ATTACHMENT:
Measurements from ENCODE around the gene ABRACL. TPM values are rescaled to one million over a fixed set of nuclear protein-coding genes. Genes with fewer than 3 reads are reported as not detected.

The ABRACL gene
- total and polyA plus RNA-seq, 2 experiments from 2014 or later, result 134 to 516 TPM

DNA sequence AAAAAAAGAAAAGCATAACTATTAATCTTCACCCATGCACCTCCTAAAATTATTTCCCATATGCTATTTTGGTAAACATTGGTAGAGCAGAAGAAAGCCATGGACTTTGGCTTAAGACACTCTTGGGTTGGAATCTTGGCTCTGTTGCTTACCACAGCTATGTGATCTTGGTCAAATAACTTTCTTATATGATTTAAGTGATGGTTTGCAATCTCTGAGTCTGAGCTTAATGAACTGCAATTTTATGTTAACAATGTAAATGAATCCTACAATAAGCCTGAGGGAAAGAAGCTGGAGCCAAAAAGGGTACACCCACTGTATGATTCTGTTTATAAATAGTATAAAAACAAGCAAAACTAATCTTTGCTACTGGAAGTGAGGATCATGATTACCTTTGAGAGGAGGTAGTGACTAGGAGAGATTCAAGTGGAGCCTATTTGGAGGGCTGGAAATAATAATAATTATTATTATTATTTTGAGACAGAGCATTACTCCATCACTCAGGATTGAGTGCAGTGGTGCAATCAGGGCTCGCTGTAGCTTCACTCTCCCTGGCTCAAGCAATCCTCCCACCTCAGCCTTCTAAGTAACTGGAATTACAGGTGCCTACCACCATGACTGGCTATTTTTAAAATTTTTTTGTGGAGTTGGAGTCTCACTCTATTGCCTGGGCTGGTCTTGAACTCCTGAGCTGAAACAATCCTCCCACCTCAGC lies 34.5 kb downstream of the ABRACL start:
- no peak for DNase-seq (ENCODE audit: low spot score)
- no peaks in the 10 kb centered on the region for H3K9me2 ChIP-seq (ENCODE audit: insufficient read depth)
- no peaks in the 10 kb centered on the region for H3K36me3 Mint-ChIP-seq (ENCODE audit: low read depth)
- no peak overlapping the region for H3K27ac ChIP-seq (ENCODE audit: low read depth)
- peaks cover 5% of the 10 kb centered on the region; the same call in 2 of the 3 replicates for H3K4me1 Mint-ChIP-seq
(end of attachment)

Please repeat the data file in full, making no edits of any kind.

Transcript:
Measurements from ENCODE around the gene ABRACL. TPM values are rescaled to one million over a fixed set of nuclear protein-coding genes. Genes with fewer than 3 reads are reported as not detected.

The ABRACL gene
- total and polyA plus RNA-seq, 2 experiments from 2014 or later, result 134 to 516 TPM

DNA sequence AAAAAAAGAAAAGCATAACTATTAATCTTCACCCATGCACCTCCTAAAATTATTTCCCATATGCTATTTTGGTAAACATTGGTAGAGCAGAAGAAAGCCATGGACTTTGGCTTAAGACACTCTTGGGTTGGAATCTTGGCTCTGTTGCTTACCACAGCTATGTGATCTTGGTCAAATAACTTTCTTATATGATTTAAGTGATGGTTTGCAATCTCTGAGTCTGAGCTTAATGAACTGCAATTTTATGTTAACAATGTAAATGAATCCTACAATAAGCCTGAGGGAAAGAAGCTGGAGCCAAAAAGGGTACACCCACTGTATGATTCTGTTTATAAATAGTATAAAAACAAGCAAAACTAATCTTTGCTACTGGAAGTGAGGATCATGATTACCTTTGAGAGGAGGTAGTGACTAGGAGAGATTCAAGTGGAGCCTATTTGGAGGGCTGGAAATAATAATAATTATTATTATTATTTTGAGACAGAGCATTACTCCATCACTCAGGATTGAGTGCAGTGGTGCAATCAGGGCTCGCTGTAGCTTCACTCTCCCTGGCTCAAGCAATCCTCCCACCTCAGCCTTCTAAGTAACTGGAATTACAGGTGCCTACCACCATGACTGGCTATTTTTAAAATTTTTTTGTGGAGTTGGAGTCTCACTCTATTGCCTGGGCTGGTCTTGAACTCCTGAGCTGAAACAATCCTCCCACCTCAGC lies 34.5 kb downstream of the ABRACL start:
- no peak for DNase-seq (ENCODE audit: low spot score)
- no peaks in the 10 kb centered on the region for H3K9me2 ChIP-seq (ENCODE audit: insufficient read depth)
- no peaks in the 10 kb centered on the region for H3K36me3 Mint-ChIP-seq (ENCODE audit: low read depth)
- no peak overlapping the region for H3K27ac ChIP-seq (ENCODE audit: low read depth)
- peaks cover 5% of the 10 kb centered on the region; the same call in 2 of the 3 replicates for H3K4me1 Mint-ChIP-seq